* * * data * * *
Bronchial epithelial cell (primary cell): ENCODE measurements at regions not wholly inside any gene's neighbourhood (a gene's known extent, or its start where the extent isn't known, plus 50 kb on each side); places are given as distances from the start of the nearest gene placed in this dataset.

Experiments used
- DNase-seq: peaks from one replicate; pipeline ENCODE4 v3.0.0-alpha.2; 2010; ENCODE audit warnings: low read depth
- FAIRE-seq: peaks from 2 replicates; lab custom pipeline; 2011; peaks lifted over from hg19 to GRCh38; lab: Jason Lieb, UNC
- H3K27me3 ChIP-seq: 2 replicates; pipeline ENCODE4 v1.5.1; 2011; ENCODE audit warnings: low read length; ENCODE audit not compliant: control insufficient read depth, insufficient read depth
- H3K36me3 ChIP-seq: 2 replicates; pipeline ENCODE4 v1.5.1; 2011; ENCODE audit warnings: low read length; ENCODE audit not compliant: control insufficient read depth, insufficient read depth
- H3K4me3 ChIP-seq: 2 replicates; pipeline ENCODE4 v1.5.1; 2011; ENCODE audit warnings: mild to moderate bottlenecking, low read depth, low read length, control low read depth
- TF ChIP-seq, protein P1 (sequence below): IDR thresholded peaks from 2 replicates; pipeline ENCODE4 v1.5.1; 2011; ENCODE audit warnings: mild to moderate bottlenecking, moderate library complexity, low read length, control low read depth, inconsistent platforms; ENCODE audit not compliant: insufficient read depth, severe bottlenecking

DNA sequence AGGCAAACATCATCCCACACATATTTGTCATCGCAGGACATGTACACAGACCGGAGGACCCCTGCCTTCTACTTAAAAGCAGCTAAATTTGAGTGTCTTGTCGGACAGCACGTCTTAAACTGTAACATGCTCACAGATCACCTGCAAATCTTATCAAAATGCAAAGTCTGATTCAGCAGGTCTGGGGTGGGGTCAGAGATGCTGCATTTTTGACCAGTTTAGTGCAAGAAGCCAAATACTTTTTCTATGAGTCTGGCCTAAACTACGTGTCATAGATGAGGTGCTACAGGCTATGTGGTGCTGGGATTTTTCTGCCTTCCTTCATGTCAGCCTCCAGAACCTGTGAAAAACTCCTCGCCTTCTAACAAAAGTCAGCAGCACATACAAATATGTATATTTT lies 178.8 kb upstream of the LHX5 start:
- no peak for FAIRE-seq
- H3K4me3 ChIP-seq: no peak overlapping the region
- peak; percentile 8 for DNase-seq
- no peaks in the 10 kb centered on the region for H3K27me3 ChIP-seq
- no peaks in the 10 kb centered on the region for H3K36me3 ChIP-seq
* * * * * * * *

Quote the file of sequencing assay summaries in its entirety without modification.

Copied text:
Bronchial epithelial cell (primary cell): ENCODE measurements at regions not wholly inside any gene's neighbourhood (a gene's known extent, or its start where the extent isn't known, plus 50 kb on each side); places are given as distances from the start of the nearest gene placed in this dataset.

Experiments used
- DNase-seq: peaks from one replicate; pipeline ENCODE4 v3.0.0-alpha.2; 2010; ENCODE audit warnings: low read depth
- FAIRE-seq: peaks from 2 replicates; lab custom pipeline; 2011; peaks lifted over from hg19 to GRCh38; lab: Jason Lieb, UNC
- H3K27me3 ChIP-seq: 2 replicates; pipeline ENCODE4 v1.5.1; 2011; ENCODE audit warnings: low read length; ENCODE audit not compliant: control insufficient read depth, insufficient read depth
- H3K36me3 ChIP-seq: 2 replicates; pipeline ENCODE4 v1.5.1; 2011; ENCODE audit warnings: low read length; ENCODE audit not compliant: control insufficient read depth, insufficient read depth
- H3K4me3 ChIP-seq: 2 replicates; pipeline ENCODE4 v1.5.1; 2011; ENCODE audit warnings: mild to moderate bottlenecking, low read depth, low read length, control low read depth
- TF ChIP-seq, protein P1 (sequence below): IDR thresholded peaks from 2 replicates; pipeline ENCODE4 v1.5.1; 2011; ENCODE audit warnings: mild to moderate bottlenecking, moderate library complexity, low read length, control low read depth, inconsistent platforms; ENCODE audit not compliant: insufficient read depth, severe bottlenecking

DNA sequence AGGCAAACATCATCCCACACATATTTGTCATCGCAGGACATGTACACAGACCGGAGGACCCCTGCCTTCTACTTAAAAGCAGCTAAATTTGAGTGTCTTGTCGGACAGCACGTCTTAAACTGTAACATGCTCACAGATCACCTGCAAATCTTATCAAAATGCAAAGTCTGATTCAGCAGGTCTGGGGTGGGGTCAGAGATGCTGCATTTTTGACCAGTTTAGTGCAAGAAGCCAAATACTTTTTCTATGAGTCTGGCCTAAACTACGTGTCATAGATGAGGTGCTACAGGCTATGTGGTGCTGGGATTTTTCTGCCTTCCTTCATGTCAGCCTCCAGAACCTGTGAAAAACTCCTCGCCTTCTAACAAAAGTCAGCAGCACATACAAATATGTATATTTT lies 178.8 kb upstream of the LHX5 start:
- no peak for FAIRE-seq
- H3K4me3 ChIP-seq: no peak overlapping the region
- peak; percentile 8 for DNase-seq
- no peaks in the 10 kb centered on the region for H3K27me3 ChIP-seq
- no peaks in the 10 kb centered on the region for H3K36me3 ChIP-seq